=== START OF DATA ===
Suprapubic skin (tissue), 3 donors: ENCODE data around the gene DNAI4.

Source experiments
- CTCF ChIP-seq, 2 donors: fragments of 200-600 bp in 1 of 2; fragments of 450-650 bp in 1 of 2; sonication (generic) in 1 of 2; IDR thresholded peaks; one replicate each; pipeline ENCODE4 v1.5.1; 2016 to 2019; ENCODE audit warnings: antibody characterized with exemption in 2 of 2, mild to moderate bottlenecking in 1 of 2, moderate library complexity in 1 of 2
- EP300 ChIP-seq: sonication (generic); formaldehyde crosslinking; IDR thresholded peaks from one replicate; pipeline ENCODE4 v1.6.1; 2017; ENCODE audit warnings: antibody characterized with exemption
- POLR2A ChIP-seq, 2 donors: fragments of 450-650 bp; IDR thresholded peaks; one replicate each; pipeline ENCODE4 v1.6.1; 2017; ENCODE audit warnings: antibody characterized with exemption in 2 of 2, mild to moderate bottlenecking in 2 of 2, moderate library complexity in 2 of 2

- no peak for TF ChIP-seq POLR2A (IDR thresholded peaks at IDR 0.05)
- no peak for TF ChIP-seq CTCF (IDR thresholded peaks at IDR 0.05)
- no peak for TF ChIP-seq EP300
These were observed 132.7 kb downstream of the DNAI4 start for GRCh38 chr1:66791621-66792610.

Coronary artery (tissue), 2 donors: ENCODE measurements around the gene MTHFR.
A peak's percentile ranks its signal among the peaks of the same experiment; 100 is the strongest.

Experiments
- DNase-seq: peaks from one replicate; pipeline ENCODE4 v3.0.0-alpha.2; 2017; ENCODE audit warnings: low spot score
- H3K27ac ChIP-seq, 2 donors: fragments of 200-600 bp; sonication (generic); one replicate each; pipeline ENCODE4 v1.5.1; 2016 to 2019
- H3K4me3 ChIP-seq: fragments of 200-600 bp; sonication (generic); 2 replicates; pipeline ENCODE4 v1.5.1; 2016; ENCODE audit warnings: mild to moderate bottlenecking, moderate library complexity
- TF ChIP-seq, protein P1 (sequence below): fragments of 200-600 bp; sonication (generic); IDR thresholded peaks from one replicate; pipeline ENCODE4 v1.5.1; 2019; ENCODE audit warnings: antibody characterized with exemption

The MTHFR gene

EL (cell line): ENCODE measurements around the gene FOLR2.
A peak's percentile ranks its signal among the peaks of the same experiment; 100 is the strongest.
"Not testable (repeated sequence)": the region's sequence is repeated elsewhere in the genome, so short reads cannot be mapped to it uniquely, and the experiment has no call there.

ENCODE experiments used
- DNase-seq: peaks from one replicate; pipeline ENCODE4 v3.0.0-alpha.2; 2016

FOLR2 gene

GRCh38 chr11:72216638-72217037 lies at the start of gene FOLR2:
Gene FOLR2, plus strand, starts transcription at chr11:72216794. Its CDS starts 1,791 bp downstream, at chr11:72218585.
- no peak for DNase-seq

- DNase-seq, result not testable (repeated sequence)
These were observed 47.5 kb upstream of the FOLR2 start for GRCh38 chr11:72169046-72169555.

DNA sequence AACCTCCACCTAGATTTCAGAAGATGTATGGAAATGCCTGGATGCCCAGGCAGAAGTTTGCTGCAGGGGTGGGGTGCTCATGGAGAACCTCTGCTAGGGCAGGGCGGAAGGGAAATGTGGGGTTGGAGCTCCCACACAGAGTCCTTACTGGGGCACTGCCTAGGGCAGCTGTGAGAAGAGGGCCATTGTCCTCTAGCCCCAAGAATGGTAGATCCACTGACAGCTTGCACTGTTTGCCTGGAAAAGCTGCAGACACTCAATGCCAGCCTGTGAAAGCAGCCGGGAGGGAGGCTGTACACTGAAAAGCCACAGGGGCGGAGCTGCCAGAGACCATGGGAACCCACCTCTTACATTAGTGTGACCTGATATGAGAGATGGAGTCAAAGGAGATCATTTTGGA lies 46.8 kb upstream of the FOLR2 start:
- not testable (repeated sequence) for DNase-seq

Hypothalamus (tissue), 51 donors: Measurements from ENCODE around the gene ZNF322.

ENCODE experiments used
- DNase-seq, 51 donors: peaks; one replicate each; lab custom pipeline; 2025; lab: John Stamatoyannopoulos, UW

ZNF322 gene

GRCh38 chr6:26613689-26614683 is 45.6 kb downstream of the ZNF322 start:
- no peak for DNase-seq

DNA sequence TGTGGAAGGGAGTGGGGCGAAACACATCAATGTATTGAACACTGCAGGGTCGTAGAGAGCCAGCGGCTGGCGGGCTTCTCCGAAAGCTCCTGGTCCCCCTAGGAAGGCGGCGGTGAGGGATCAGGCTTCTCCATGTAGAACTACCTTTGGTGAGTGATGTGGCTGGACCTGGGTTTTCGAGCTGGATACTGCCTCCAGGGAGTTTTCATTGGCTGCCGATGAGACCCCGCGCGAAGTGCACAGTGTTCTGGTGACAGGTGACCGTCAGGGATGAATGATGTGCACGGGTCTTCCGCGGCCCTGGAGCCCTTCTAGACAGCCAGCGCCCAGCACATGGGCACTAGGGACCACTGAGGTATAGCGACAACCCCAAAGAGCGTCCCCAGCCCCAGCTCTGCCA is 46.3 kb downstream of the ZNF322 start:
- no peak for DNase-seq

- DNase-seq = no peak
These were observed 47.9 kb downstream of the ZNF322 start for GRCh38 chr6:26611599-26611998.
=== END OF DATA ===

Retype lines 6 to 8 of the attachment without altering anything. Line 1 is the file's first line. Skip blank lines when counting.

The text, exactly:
- no peak for TF ChIP-seq POLR2A (IDR thresholded peaks at IDR 0.05)
- no peak for TF ChIP-seq CTCF (IDR thresholded peaks at IDR 0.05)
- no peak for TF ChIP-seq EP300